May 20, 2015
It is hard to believe now but a few short decades ago, industrial waste and other pollutants were often discharged directly into the St. Lawrence River. Contrary to popular belief, some of these contaminants did not flow away, they settled and built up in high concentrations in the sediment in the River bottom along Cornwall’s waterfront. On Wednesday, May 27th, Raisin Region Conservation Authority (RRCA) will lead a workshop focussing on the Cornwall shoreline that is geared towards homeowners, marine contractors, and builders to provide information on the Cornwall Sediment Strategy. This interactive information session will provide details and options surrounding waterfront development in areas deemed vulnerable to stirring up old sources of this pollution. The workshop is free of charge and will take place at OPG St. Lawrence River Power Development Centre (2500b Second St. West) at 6:30 pm.
Sediment contamination is one of the main reasons that the upper St. Lawrence River at Cornwall was designated as a Great Lakes hotspot, or Area of Concern three decades ago. The chief contaminant in this sediment is mercury, a toxic substance that stays in the environment for years. With stricter environmental regulations and the closure of several industries, cleaner sediment has begun to settle over three key areas of sediment contamination along the Cornwall waterfront. A natural barrier cap has been created as a result of the implementation of a set of controls called the Cornwall Sediment Strategy. These regulations were developed and are currently administered by a team of environmental partners who have been working together for over a decade to ensure that contaminated sediment in these sensitive zones are not being disturbed. Partners include the City of Cornwall, Mohawk Council of Akwesasne, Raisin Region Conservation Authority, Ontario Ministries of the Environment and Climate Change and Natural Resources and Forestry, Environment Canada and the federal Dept. of Fisheries and Oceans.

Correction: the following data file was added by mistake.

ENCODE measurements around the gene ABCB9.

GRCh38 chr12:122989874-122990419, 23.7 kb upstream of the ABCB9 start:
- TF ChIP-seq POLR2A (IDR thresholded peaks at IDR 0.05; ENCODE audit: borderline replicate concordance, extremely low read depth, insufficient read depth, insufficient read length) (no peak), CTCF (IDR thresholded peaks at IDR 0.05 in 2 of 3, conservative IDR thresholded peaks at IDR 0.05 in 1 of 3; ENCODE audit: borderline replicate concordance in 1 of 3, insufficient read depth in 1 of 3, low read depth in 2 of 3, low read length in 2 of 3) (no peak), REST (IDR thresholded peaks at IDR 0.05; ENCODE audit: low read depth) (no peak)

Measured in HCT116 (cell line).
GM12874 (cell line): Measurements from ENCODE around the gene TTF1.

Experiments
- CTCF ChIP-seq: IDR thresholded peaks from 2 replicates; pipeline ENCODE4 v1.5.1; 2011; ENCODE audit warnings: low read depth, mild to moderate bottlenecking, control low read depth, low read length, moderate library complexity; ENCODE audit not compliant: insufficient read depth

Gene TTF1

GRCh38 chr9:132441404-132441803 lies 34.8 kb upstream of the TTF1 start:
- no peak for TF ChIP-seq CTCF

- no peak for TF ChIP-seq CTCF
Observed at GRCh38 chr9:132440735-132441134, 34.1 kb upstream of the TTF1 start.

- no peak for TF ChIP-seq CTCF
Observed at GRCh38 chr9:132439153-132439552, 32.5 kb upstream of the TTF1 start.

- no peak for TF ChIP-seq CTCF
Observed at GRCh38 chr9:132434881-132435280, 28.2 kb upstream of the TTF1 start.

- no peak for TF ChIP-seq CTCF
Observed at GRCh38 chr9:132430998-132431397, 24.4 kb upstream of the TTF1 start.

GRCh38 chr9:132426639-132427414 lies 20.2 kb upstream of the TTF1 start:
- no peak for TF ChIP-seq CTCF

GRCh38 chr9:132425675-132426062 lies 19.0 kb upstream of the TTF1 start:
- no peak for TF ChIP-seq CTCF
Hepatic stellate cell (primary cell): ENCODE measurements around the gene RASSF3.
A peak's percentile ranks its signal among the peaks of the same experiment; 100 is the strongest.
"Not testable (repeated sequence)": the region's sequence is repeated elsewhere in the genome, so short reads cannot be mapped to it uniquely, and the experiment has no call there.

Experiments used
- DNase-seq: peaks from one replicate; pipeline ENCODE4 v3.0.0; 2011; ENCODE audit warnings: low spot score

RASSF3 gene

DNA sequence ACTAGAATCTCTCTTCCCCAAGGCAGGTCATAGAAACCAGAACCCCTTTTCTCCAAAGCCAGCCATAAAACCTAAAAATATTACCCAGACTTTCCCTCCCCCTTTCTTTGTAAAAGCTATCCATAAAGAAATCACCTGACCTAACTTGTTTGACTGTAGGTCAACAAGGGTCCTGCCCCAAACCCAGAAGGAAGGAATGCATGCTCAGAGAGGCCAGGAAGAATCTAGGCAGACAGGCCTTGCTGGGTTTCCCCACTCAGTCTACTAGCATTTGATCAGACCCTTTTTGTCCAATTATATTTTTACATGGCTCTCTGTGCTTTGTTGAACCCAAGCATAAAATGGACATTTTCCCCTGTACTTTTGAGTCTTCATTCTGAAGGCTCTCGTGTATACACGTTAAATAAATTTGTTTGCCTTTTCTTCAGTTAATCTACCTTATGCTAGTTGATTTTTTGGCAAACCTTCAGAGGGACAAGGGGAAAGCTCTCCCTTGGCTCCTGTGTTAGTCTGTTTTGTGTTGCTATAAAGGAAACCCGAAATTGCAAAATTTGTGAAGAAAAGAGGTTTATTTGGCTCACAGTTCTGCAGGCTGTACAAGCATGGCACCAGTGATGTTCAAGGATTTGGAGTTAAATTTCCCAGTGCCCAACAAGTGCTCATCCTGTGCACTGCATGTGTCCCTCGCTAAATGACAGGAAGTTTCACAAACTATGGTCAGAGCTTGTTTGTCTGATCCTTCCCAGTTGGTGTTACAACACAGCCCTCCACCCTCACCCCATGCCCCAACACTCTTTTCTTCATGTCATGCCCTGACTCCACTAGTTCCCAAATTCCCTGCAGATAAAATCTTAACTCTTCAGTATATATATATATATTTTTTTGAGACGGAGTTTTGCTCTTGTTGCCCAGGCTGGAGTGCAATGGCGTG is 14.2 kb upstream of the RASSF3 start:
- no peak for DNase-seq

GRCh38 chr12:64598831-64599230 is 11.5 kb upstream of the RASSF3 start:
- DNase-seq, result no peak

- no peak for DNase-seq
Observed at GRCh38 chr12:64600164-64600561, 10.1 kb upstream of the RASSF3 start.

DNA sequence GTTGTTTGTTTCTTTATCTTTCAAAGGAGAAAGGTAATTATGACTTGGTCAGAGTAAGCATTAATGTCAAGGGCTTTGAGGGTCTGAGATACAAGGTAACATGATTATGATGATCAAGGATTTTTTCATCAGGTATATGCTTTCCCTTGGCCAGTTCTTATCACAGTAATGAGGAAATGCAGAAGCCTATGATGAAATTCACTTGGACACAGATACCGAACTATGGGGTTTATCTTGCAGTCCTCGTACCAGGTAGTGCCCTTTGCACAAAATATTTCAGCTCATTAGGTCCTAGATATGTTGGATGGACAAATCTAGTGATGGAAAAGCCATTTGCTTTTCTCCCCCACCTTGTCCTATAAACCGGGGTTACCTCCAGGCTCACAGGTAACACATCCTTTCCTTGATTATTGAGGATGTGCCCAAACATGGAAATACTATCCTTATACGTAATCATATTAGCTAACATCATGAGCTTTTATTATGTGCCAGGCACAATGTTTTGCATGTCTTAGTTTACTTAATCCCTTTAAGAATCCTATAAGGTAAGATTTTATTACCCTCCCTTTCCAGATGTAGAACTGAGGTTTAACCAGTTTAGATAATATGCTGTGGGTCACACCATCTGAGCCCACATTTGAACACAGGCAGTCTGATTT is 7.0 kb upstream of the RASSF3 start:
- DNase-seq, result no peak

Developed in 2005, the Cornwall Sediment Strategy calls for special care to be taken in 3 designated zones where contaminated sediment is known to exist. To ensure that sediments are not disturbed in areas that are zoned as contaminated, there are specific rules surrounding waterfront projects such as building a dock or restoring a shoreline. Plans must first be reviewed with the Raisin Region Conservation Authority (RRCA) as well as by the other agencies that belong to the Cornwall Sediment Strategy Accord which coordinates the approval process. It seems that the strategy is working. Long-term environmental monitoring is showing that while levels of mercury are still elevated, levels in surface sediment have decreased over the last few years and deeper, more contaminated sediment is slowly being covered over naturally with cleaner deposits.
Since being declared a hotspot in the Great Lakes area thirty years ago, the upper St. Lawrence River has been in recovery mode and monitoring the progress is still an important part of the process. Subsequently, last summer, scientists working with the River Institute, Dr. Roxanne Razavi, Matt Windle, and Dr. Jeff Ridal consolidated their expertise by embarking on a research project to gather core samples of sediment from the St. Lawrence River bottom along Cornwall’s waterfront. The detection of certain types of mercury in sediment and where it is found can provide important data to researchers seeking to determine how the St. Lawrence River is faring with respect to recovery from its polluted industrial past. The information gathered also provides beneficial information that will help to pilot the Cornwall Sediment Strategy Program in the years ahead.
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Regulations Officer & Communications Coordinator
Raisin Region Conservation Authority
18045 County Rd. 2,
P.O. Box 429 Cornwall, ON K6H 5T2
(613) 938-3611 (ext.237)
Karen Douglass Cooper
Remedial Action Plan Coordinator, St. Lawrence River (Cornwall)
St. Lawrence River Institute of Environmental Sciences
2 St. Lawrence Dr.
Cornwall, ON K6H 4Z1
(613) 936-6620 (ext.229)